These days David "Megger" Murray plays solo guitar gigs in northeast Georgia.  I see him from time to time when I visit my mom.  He lives in the same house where he used to live when we were growing up. 

Yes I was terrible as a beginner.  Probably worse than most! 

I had no lessons nor were there any instructors around in northeast Georgia!   I just tried to pick it up as I went along.  My bass training came from a couple of Mel Bay books and one "Play Guitar WIth The Ventures" LP which was set up for guitar on one side and bass on the other.   There was no internet.  No tabs...not much of anything but digging in and learning it.  I'm sure people that heard me play in 1970 through '72 will be relieved to know I finally did get fairly decent.

I think most beginning bassists EVERYWHERE were probably just as lost as I was back then.  Trust me, I was lost.  There were no guitar instructors around my area that I know of back then, much less a bass instructor!  Then I found the method that clicked for me in Carol Kaye's book "How To Play the Electric Bass."  She released the book that changed my bass playing existence in 1969, but I didn't give it a look until late 1971!  Two years WASTED there! 

In addition to now looking upon Carol Kaye as my favorite instructor, I count her playing as an early major influence, but moreso was the bass work of James L. Jamerson, Duck Dunn, Jack Bruce and Noel Redding. 

In the cases of Jamerson, Dunn and Bruce I knew who they were, but I had no idea that Carol Kaye had recorded so many of the bass tracks I really liked.  Probably 30% of the hits of 1965 through 72 had Carol on them.  She played bass on, by her own count, about 10,000 recordings.   She played bass for The Beach Boys, Ray Charles, The Righteous Bros., Johnny Mathis, Nancy Sinatra, Sam Cooke, Glen Campbell, Lou Rawls, Jan & Dean, Henry Mancini, The Lettermen, Paul Revere & Raiders, Monkees, Buckinghams, April & Nino, Sonny & Cher, Chris Montez, Andy Williams, Quincy Jones, Joe Cocker, Ike &Tina Turner, Mel Torme, Bobby Darin, Frank Zappa, Wayne Newton, Herb Alpert, O.C. Smith, Don Ho, Al Martino, a few L.A. Motown projects and others like Spiral Staircase plus TV soundtracks.  Her film soundtracks are infamous including themes to "The Pink Panther" and "Shaft."  She co-wrote the "Theme From Shaft." 

To be completely honest about it, in a strange twist, Ms. Kaye's bass line on the Grass Roots recording of "Midnight Confessions" was so amazingly slick that I nearly quit playing!  I didn't know it was her either.  At that time (1969) I didn't know who the heck Carol Kaye was.  It was distressing to me that anyone could be THAT good.  I didn't even know it was a GIRL playing the bass part on "Midnight Confessions" or I would have had a conniption fit.  (See paragraph 2 to brush up on conniption fit.)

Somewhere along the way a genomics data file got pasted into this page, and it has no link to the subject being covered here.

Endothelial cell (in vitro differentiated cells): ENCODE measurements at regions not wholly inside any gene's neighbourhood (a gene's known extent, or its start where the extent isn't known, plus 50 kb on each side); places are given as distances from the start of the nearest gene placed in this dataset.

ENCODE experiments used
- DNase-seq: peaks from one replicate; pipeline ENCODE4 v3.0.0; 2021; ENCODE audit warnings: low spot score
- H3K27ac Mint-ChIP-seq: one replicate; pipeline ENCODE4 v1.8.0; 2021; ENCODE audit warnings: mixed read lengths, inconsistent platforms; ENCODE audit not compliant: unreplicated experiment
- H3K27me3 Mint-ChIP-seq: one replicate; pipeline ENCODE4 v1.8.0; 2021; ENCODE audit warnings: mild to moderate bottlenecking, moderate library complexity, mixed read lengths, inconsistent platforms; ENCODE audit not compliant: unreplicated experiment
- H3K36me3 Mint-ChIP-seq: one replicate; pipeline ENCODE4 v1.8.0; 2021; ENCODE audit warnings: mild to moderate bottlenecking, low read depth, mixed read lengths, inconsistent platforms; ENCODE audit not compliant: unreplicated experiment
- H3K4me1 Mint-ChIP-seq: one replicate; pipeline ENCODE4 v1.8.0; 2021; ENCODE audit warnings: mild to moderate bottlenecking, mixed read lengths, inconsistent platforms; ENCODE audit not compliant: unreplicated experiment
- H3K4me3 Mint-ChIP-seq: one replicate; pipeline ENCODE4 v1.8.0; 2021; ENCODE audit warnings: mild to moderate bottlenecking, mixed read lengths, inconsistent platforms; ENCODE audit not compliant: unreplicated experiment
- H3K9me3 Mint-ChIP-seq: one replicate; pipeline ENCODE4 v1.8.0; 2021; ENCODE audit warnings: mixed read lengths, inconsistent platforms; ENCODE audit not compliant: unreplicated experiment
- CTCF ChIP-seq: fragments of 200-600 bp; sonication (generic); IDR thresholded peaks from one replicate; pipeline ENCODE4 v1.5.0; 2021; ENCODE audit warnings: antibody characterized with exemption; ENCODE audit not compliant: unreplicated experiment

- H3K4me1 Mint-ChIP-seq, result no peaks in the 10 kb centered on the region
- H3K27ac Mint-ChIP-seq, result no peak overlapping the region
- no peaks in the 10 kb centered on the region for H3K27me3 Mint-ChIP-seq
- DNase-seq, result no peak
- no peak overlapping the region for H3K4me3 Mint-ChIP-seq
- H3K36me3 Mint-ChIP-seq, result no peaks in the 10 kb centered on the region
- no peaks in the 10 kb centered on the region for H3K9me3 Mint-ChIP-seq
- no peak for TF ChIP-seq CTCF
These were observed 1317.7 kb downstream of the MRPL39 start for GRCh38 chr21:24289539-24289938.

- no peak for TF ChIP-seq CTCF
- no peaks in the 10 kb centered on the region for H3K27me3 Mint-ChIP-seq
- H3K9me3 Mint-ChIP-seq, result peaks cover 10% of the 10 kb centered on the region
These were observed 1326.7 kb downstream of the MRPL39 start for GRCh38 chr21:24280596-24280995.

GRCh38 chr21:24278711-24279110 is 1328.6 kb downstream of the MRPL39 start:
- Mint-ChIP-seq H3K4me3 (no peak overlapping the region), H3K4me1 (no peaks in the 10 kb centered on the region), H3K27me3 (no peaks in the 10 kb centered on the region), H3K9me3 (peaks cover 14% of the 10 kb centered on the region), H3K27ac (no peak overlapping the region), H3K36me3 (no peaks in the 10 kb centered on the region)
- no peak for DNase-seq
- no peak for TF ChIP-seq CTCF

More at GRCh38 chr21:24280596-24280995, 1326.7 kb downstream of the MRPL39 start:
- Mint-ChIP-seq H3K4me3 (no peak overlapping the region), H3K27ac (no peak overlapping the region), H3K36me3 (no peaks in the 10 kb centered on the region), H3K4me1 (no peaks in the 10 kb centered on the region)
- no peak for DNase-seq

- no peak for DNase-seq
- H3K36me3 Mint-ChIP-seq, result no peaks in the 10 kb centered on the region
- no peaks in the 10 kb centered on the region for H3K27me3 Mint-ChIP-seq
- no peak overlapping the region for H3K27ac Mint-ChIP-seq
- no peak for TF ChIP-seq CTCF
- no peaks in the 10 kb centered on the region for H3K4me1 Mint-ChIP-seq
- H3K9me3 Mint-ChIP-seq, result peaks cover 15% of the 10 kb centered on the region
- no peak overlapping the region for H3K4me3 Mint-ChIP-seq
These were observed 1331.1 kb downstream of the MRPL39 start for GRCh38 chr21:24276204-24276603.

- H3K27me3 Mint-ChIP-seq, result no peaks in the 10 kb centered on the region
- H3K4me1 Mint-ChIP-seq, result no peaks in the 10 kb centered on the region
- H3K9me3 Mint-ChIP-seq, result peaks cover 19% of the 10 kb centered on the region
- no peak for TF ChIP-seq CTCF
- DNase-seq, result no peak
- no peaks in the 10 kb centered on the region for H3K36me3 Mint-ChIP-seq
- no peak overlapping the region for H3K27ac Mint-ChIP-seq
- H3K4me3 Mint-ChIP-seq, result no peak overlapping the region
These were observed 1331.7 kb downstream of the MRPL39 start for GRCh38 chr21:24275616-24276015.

It would be impossible to say which bassist was the most influential player to me, but Carol Kaye was, still is, and will always be...the very best instructor I've ever had. 

After seven years of formal music training, two college level guitar courses and three other instructors...I've learned far more from Carol Kaye than everyone and everything else combined.  I have lots of her materials and without any reservation recommend her materials to anyone serious about learning to play bass,  or are open to learning to play better no matter how good you may THINK you are. 

In addition to the late 60's early 70's band work, I got my first radio job which actually became a 36 year career, in 1968.  I even remember the exact day, it was December 22, 1968.  Radio meant I would be working many night and weekend shifts. Radio would totally eclipse any band work by 1974 and I'd abandon any sort of playing out. 

While working at WCON from 1968 through my senior year at Habersham Central High  in '72, I also worked part time at “Ralph’s Radio Music” located in nearby Demorest which was the only name brand guitar and amp dealer in Habersham County and was owned by Ralph & Bernice Raper.  It was right next door to the county hospital.  Their son Frank and daughters Frieda and Christy also worked there.

Ralph’s Radio Music was a very colorful outfit compared to most of today’s one-dimensional music mega-stores like a Guitar Center or Sam Ash.  For one thing, Ralph’s had a recording studio in a separate building behind the main store building which most customers never even knew existed!  For another thing, Ralph’s had their own record label called "Zip Code" records.  The Zip Code studio recorded both kinds of music predominant in NE Georgia, County and Bluegrass.  One session there with the legendary Bill Monroe was released as an album.  (How they got Bill Monroe to come there and actually record I have absolutely no clue.)  The Bill Monroe recording got good reviews in Billboard (no kidding) and the album actually charted!  (Again, no kidding.)  Ralph’s son Frank Raper was usually the recording engineer and producer and had produced the Bill Monroe sessions, so Frank was like a celebrity to me.  

Eventually Ralph’s expanded to a second location in downtown Cornelia near the Grand Theater in 1972.  This was more convenient for my part time job there.  (This second Ralph's location coincidentally was the original Burrell's Restaurant in the 1950's through the mid 60's and where my family went to eat after church on Sunday.)  Ralph's daughter Frieda and I worked the Cornelia store.  The town's only billiard hall was located precisely downstairs in the basement from Ralph's Cornelia location.  My dad warned me about 6 years earlier that if he ever caught me there he would disown me.  It was a terrific temptation, however I never went there until I was 18.  I became quite the 8-ball fan my senior year of high school.